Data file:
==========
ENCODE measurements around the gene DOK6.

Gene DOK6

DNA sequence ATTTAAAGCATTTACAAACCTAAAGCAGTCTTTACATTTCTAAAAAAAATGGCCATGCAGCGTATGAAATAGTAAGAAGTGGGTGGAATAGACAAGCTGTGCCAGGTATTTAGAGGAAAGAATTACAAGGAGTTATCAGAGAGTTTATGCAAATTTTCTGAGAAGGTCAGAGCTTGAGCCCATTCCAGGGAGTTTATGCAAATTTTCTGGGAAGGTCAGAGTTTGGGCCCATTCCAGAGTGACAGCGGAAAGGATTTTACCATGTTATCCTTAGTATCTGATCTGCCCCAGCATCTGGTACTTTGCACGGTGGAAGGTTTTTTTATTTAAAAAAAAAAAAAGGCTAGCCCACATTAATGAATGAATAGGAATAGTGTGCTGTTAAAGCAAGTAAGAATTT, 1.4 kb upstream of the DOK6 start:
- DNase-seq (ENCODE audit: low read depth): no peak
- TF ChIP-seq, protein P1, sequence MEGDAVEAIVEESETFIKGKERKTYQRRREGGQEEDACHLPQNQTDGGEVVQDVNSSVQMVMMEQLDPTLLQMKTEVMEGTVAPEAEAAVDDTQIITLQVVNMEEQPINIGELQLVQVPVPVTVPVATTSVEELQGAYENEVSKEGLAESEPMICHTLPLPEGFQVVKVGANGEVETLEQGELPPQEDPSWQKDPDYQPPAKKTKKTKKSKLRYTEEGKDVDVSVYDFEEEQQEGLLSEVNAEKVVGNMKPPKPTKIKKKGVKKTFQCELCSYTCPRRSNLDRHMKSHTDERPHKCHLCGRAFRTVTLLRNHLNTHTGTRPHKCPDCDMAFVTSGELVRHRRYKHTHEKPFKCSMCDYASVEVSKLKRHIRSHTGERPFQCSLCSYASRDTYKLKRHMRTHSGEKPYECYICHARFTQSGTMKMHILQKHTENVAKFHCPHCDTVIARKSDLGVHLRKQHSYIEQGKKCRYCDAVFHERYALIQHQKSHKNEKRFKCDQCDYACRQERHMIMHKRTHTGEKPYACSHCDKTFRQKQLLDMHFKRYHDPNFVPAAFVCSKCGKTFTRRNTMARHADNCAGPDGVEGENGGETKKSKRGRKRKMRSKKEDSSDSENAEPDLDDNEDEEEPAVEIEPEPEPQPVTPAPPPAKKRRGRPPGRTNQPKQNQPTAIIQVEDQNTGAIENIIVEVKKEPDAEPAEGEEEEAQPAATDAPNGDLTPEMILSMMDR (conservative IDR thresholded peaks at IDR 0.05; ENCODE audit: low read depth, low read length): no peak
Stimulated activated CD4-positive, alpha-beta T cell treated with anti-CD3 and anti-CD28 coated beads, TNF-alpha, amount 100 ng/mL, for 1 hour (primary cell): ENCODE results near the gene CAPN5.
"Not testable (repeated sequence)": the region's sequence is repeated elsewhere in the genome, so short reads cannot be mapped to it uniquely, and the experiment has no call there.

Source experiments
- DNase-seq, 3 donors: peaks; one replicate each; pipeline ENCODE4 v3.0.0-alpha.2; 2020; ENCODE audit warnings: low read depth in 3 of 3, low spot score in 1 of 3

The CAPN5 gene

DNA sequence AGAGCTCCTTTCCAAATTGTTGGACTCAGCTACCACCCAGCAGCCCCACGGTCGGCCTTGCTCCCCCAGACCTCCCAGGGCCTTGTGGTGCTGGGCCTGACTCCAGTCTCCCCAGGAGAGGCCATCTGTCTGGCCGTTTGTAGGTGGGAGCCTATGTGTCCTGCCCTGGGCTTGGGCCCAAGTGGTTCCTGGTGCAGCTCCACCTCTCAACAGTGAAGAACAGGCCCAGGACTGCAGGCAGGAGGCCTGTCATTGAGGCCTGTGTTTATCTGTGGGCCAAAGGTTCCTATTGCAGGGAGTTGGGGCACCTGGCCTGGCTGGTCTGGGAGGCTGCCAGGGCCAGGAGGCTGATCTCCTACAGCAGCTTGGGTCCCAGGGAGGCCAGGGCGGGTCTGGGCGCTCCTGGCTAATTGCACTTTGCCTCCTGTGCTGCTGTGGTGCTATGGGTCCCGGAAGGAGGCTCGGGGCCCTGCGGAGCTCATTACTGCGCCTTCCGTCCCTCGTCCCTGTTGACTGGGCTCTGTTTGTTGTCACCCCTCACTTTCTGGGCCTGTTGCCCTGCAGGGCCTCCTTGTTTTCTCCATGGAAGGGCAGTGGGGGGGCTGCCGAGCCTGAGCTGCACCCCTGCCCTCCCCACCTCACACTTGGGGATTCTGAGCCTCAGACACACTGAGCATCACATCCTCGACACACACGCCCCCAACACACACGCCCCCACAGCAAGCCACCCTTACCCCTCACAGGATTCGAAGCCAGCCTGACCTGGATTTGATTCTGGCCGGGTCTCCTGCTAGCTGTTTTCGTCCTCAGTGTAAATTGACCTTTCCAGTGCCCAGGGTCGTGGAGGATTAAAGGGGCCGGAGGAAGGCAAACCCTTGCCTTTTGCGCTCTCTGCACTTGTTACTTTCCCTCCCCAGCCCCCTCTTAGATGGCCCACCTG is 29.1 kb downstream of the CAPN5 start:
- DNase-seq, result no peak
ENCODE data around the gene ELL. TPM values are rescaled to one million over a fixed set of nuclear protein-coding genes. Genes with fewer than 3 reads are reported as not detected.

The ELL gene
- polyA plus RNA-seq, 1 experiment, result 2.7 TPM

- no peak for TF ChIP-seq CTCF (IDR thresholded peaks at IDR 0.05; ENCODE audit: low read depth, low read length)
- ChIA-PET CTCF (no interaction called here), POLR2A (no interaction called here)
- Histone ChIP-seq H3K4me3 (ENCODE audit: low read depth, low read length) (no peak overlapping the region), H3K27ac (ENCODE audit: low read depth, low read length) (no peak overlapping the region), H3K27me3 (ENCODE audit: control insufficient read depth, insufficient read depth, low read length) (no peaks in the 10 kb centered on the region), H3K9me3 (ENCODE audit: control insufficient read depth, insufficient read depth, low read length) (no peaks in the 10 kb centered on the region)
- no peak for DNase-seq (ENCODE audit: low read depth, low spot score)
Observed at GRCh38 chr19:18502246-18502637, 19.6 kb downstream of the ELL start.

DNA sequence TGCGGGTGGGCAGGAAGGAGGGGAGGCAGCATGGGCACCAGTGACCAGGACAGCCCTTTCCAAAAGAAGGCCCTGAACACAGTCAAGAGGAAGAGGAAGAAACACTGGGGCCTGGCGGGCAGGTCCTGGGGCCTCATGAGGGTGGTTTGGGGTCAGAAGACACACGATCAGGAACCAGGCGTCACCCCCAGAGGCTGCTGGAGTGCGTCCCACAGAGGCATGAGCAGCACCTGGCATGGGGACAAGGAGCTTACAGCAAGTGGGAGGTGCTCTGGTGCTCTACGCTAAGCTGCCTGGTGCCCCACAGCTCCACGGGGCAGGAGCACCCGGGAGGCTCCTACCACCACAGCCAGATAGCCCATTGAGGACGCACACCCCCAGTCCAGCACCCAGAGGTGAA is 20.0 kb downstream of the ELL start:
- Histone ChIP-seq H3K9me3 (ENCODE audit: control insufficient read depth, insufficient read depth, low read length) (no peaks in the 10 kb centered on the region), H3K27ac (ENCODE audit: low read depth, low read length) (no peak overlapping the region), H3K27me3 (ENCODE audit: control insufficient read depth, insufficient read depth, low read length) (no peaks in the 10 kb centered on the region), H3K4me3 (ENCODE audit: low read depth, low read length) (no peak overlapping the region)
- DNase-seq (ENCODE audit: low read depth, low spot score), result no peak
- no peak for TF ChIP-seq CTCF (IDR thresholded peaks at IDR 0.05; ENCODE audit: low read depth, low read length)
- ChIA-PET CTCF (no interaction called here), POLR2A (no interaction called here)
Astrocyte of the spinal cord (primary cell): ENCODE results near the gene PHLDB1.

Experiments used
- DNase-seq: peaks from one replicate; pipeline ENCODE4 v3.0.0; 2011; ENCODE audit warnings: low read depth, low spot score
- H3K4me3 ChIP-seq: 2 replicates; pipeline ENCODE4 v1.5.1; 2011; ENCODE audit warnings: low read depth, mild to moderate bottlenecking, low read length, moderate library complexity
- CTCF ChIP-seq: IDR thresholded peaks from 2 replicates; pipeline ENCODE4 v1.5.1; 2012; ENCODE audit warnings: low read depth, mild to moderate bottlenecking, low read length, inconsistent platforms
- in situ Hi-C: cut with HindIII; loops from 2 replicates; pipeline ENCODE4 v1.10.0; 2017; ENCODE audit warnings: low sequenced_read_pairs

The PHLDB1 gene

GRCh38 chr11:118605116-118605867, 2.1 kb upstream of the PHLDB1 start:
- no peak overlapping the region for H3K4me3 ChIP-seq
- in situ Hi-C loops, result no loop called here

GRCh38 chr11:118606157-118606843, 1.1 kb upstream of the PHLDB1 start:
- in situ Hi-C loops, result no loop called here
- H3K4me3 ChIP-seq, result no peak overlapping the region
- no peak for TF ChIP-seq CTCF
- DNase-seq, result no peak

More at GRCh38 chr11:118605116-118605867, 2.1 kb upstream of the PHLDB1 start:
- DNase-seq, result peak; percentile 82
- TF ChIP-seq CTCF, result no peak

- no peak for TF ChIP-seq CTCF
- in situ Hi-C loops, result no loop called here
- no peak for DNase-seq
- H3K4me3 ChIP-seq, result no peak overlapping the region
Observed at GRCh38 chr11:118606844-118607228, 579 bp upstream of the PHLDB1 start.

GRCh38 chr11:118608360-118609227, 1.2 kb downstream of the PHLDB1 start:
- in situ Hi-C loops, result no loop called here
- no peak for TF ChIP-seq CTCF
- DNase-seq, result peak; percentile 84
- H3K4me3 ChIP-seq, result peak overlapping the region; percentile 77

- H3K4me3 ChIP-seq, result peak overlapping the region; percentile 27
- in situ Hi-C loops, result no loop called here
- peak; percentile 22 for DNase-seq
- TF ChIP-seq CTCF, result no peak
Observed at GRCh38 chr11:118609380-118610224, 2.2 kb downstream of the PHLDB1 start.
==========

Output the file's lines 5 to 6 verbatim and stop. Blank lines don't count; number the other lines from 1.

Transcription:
- TF ChIP-seq, protein P1, sequence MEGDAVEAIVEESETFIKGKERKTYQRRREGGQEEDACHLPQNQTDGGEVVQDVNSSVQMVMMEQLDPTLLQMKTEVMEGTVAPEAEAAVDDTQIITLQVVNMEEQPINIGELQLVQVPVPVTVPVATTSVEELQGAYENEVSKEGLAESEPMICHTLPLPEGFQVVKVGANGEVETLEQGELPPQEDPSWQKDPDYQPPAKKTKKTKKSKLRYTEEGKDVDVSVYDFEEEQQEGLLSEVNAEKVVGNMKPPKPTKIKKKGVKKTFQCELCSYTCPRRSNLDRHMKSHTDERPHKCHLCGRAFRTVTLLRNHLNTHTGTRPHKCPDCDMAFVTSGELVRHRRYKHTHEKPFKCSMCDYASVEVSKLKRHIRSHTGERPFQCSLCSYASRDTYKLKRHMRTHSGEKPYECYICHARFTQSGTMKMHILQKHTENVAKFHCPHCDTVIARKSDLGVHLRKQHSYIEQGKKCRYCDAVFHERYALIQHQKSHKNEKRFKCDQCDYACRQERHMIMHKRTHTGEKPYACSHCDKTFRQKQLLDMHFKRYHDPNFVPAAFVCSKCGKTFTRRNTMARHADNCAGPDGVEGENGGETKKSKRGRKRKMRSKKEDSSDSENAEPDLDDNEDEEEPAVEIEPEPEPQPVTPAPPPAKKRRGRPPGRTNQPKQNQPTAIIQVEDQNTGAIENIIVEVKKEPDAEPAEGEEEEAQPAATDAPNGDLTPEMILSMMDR (conservative IDR thresholded peaks at IDR 0.05; ENCODE audit: low read depth, low read length): no peak
Stimulated activated CD4-positive, alpha-beta T cell treated with anti-CD3 and anti-CD28 coated beads, TNF-alpha, amount 100 ng/mL, for 1 hour (primary cell): ENCODE results near the gene CAPN5.